But for all of his prize catches, one has eluded him: the signature of the woman on the cover of the Oct. 17, 1960, edition of SI, holding what appears to be a kite.

    The unnamed model is illustrating what the cover calls the “new look in sports clothes” ? in the woman’s case, a sleeveless blue bodysuit.

    She’s probably dead by now, but still, one wonders what his collection is worth.

    1. He should invent a time machine, go get her autograph (and Bobby Fischer’s), and then kill Hitler. Because everyone kills Hitler their first time.

      1. Roosevelt would be the better choice.

        1. I half believe that a time traveler killed Kennedy (the grassy knoll shooter)

          1. I remember back in school when I had to read about the travesty that was the Kennedy administration I wanted to go back in history and kill him.

            1. Yes, we actually read about history instead of singing songs about Obama.

          2. Probably some poor fuck from a nuclear-blasted wasteland future.

        2. God, what a shit bag of a President. No one understands why I hate him, even when I don’t even argue the dumb shit like the NRA but rather clearly egregious shit like Japanese internment and court-packing.

      2. and then I gotta go fix it.

        1. You are a Time Monk?

          1. I used to be in charge of new recruits, but now I just freelance.

          2. Yeah, but he’s not as good as Sweeper, Lu-Tze.

        2. You bastard. Actually you guys can be the world changers. I would be too busy putting in motion my threesome with Brigitte Bardot and Sophia Loren.

          1. it’s not as fun as you’d think

  9. “”Our carefully crafted common sense proposal written in direct response to the experiences of those who have gone through a system rife with bias and conflict of interest is not a Democratic or Republican idea ? it is just the right idea,” Gillibrand will say, according to her remarks.”

    So Gillibrand has already said what she plans to say in the future…huh?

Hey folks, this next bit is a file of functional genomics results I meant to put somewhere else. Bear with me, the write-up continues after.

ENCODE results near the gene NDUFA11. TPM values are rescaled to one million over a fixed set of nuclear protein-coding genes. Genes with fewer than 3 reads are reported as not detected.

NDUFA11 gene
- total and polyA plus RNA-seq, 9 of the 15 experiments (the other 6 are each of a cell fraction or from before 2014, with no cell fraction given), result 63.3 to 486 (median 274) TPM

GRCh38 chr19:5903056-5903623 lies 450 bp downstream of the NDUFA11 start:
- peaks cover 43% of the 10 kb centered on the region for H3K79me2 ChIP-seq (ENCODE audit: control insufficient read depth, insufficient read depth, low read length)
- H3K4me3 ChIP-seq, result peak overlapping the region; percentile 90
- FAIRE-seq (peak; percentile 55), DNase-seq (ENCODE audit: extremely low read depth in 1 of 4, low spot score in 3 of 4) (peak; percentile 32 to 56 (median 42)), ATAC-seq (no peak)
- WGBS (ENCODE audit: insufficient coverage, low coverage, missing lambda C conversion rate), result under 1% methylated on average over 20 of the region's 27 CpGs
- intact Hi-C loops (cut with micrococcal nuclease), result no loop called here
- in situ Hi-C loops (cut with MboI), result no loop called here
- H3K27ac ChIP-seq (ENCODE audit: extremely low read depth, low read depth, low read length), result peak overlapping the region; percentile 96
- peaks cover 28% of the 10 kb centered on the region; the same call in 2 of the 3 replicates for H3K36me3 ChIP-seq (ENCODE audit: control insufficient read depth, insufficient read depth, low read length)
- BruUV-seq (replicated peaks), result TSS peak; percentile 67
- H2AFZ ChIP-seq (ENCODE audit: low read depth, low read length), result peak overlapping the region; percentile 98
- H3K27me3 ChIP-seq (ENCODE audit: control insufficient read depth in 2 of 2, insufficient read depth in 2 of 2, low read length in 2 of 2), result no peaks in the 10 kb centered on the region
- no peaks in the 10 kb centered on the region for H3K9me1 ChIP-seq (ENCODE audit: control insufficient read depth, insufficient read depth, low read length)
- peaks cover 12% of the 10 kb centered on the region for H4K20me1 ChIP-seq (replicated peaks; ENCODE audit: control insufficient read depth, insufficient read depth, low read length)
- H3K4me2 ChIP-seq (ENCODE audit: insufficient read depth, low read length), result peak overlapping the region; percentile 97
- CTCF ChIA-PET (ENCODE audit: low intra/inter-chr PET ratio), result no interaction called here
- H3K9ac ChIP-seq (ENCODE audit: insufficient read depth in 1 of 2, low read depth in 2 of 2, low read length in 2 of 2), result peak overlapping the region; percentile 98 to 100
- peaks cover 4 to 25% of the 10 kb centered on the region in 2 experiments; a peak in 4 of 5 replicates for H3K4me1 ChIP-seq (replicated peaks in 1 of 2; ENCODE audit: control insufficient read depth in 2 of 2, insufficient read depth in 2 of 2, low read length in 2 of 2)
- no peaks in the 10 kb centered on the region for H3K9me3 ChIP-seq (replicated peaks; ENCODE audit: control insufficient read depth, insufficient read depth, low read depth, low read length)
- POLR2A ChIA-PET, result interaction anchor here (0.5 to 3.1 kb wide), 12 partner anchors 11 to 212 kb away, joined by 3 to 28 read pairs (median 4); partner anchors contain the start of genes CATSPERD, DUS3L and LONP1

You know after reading that entire story I still don’t know much about Gillibrand’s proposal to have much of an opinion on it.

    1. Yeah, I’ve actually heard that Chuck E Cheese is a top destination for police calls concerning fighting.

      1. per wsj…..89613.html

  10. Gah, another great example of how Rand Paul is raging a war on women.

    When will he give up this crusade of misogyny?

  11. Anyone here using a pc monitor that supports Nvidia 3D?

    I’m just a click away from buying 2 Nvidia GTX 660 2G SLI cards and a 27″ ASUS LED 120hz 3D monitor, which comes with a free pair of the Nvidia 3D Vision 2 glasses.

    I keepz having this boner for Skyrim and Borderlands 2 in 3D at 120hz.

    1. Skyrim is killing me. I’ve got 600+ hours in that game and have never finished (or come close to) finishing it.

      Everytime I get everything set, get the mods I want installed, de-bug ’em and the load order and get the game stable SOME NEW AWESOME MOD COMES OUT! So I install it, screw something up and kill my savegame and end up starting the process over.

      It doesn’t help that the main quest is the least interesting thing about the game.

      Not counting the DLC, I’m up to 233 plug-ins.

      1. From what I am hearing, the game is spectacular in 3D. Which doesn’t surprise me, since with my 8G+ of texture mods, even my wife, who pays no attention to video games, is pretty much in awe of the graphics.

        1. Be careful with the textures – Skyrim is all DX9 which means that the textures are mirrored on RAM and Skyrim chokes (as in CTD’s) at 3.1 gb of RAM used.